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Basics are that I need to process 4gig text files on a per line basis.

using .readline() or for line in f is great for memory but takes ages to IO. Would like to use something like yield, but that (I think) will chop lines.


Read until EOF using readline() and return a list containing the lines

thus read. If the optional sizehint argument is present, instead of reading up to EOF, whole lines totalling approximately sizehint bytes (possibly after rounding up to an internal buffer size) are read. Objects implementing a file-like interface may choose to ignore sizehint if it cannot be implemented, or cannot be implemented efficiently.

Didn't realize you could do this!

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are you parsing log files? Then don't. There's libraries available that will do it better. –  Dhaivat Pandya Jun 29 '11 at 10:41
nananananananananananananana iterators! (batman theme btw) –  Jakob Bowyer Jun 29 '11 at 10:58
I'm looking through big setup files and appending lines. I'm trying to get the readlines() to work, but it's proving difficult, it doesn't appear to move onto the next chunk as requested. –  jdborg Jun 29 '11 at 11:16

3 Answers 3

You can just iterate over the file object:

with open("filename") as f:
    for line in f:

This will do some internal buffering to improve the performance. (Note that file.readline() will perform considerably worse because it does not buffer -- that's why you can't mix iteration over a file object with file.readline().)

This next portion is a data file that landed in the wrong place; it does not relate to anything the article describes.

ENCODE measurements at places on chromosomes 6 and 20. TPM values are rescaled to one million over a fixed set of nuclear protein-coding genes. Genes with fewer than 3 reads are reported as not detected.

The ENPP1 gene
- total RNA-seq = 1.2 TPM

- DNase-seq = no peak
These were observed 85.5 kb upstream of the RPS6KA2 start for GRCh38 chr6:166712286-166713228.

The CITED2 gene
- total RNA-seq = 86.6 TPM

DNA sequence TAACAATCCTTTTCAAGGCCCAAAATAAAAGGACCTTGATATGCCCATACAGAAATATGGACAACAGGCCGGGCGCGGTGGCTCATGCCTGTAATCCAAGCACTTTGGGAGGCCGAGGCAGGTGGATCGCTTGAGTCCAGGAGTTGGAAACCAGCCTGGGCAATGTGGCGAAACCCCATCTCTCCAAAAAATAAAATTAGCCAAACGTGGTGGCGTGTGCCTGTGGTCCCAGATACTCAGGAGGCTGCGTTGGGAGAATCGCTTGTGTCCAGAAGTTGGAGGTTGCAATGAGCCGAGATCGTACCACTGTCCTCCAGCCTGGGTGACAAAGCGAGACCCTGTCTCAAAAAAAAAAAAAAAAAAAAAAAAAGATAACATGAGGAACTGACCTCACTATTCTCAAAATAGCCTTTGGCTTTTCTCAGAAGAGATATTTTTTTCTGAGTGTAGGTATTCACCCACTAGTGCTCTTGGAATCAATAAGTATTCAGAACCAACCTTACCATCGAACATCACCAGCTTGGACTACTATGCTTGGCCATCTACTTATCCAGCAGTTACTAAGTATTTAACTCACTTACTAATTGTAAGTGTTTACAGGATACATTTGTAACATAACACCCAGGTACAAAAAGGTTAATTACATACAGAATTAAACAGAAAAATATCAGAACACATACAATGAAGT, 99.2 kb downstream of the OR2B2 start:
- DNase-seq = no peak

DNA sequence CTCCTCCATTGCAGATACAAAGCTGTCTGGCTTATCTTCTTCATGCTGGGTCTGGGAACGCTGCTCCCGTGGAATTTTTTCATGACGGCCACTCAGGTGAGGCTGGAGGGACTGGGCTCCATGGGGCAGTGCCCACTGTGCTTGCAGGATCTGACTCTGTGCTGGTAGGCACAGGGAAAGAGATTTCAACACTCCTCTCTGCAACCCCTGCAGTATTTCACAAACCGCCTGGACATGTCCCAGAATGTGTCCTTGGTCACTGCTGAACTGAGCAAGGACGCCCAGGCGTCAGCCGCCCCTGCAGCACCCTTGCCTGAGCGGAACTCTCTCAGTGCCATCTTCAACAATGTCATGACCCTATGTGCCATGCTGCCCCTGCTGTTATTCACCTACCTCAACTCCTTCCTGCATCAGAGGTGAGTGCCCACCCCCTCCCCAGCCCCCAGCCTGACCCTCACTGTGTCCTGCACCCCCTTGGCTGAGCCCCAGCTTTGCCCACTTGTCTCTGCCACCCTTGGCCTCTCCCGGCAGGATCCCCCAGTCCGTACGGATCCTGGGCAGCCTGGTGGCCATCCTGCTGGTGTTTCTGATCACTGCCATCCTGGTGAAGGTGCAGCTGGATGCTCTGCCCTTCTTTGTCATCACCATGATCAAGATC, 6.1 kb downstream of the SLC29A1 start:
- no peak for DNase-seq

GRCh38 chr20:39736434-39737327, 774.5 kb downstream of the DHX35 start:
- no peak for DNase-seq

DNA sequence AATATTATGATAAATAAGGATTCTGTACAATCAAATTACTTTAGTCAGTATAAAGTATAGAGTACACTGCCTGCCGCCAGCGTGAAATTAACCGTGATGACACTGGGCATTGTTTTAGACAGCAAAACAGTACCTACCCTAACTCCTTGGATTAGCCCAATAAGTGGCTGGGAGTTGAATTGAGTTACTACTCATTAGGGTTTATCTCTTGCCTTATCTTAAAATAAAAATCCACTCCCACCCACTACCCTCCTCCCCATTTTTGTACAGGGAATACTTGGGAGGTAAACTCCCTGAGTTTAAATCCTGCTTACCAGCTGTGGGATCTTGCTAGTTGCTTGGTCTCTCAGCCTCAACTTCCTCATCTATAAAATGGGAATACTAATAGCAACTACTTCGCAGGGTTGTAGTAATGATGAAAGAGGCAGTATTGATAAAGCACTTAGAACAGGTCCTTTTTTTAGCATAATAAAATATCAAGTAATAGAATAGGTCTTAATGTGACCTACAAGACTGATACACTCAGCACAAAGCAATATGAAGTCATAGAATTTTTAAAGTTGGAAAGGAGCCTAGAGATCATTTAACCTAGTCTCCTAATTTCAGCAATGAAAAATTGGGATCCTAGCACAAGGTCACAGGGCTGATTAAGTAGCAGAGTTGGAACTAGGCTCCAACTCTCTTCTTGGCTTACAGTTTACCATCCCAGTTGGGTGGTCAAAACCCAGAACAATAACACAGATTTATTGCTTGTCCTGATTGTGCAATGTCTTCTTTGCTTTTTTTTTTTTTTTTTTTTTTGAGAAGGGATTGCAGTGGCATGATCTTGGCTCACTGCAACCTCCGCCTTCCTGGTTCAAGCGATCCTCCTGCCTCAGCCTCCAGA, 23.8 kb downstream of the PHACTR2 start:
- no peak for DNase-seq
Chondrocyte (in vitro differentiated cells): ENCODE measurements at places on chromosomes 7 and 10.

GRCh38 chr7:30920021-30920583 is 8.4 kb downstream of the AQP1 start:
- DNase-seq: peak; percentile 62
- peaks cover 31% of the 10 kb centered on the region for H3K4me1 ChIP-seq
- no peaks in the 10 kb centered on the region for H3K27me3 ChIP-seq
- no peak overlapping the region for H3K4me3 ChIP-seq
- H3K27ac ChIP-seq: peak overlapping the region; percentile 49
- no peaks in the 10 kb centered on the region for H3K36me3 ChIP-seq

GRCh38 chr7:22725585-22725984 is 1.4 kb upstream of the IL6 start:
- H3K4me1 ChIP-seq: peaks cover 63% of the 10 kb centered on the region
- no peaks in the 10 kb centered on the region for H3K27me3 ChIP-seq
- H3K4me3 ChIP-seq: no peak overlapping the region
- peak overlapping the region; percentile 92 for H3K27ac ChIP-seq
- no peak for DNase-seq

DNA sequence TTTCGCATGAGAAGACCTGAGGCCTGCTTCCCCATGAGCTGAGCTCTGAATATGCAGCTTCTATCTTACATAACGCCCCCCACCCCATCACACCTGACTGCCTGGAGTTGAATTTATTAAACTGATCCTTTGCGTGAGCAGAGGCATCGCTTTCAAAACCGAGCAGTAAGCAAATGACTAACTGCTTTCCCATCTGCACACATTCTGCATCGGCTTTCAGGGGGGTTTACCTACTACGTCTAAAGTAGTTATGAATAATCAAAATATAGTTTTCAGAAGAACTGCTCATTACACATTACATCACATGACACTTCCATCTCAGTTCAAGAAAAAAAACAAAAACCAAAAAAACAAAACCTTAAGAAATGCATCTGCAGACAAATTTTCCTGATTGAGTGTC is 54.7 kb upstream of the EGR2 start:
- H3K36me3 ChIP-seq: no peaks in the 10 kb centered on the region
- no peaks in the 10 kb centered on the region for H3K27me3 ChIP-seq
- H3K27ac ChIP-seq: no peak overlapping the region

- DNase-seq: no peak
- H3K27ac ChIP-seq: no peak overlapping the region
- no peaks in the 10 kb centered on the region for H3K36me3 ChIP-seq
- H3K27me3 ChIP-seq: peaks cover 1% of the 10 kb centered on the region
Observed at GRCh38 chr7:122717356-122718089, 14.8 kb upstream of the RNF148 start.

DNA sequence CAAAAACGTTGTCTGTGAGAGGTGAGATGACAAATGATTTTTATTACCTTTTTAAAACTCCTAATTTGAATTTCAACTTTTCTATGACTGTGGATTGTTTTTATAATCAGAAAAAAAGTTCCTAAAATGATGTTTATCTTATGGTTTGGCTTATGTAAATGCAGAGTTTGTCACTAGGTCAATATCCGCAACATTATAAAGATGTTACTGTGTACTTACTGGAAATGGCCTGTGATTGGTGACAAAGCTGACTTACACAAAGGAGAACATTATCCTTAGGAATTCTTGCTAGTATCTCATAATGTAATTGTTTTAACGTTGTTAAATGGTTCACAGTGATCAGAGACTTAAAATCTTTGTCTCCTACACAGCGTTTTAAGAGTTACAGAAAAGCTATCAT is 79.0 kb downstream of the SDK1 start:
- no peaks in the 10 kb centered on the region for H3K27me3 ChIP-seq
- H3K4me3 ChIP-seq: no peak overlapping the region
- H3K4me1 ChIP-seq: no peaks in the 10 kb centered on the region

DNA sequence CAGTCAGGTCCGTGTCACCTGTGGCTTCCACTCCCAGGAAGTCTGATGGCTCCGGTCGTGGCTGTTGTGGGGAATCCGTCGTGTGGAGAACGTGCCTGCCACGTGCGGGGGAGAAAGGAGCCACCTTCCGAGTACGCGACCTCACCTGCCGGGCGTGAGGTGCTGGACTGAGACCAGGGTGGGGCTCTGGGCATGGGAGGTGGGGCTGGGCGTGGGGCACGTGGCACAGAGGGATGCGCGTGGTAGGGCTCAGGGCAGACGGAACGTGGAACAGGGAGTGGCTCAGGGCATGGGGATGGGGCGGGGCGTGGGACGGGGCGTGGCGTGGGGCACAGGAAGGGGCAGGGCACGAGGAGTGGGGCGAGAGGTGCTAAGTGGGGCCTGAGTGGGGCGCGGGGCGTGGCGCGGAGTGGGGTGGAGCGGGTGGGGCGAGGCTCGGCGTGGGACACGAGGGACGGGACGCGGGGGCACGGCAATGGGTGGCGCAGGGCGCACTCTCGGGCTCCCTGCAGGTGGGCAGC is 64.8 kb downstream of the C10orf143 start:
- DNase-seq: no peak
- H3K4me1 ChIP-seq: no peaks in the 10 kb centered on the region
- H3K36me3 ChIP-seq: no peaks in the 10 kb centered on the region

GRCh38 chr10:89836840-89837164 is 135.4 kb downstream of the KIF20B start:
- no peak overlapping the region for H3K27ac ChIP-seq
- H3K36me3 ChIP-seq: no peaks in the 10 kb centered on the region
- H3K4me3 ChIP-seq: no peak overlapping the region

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That's what I meant by using .readline(), doing it like this fine on memory, but takes ages. –  jdborg Jun 29 '11 at 10:48
@jdborg: file.readline() behaves quite differently to iterating over the file. Iterating will do the buffering for you and should not impose a performance bottleneck. –  Sven Marnach Jun 29 '11 at 11:07

If you want to do something on a per-line basis you can just loop over the file object:

f = open("w00t.txt")
for line in f:
    # do stuff

However, doing stuff on a per-line basis can be a actual bottleneck of performance, so perhaps you should use a better chunk size? What you can do is, for example, read 4096 bytes, find the last line ending \n, process on that part and prepend the part that is left to the next chunk.

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That's what I meant by using .readline(), doing it like this fine on memory, but takes ages. –  jdborg Jun 29 '11 at 10:47
@jdborg: Read the second part of my answer. –  orlp Jun 29 '11 at 10:48

You could always chunk the lines up? I mean why open one file and iterate all the way through when you can open the same file 6 times and iterate through. e.g.

a #is the first 1024 bytes
b #is the next 1024
f #is the last 1024 bytes

Each file handle running in a separate process and we start to cook on gas. Just remember to deal with line endings properly.

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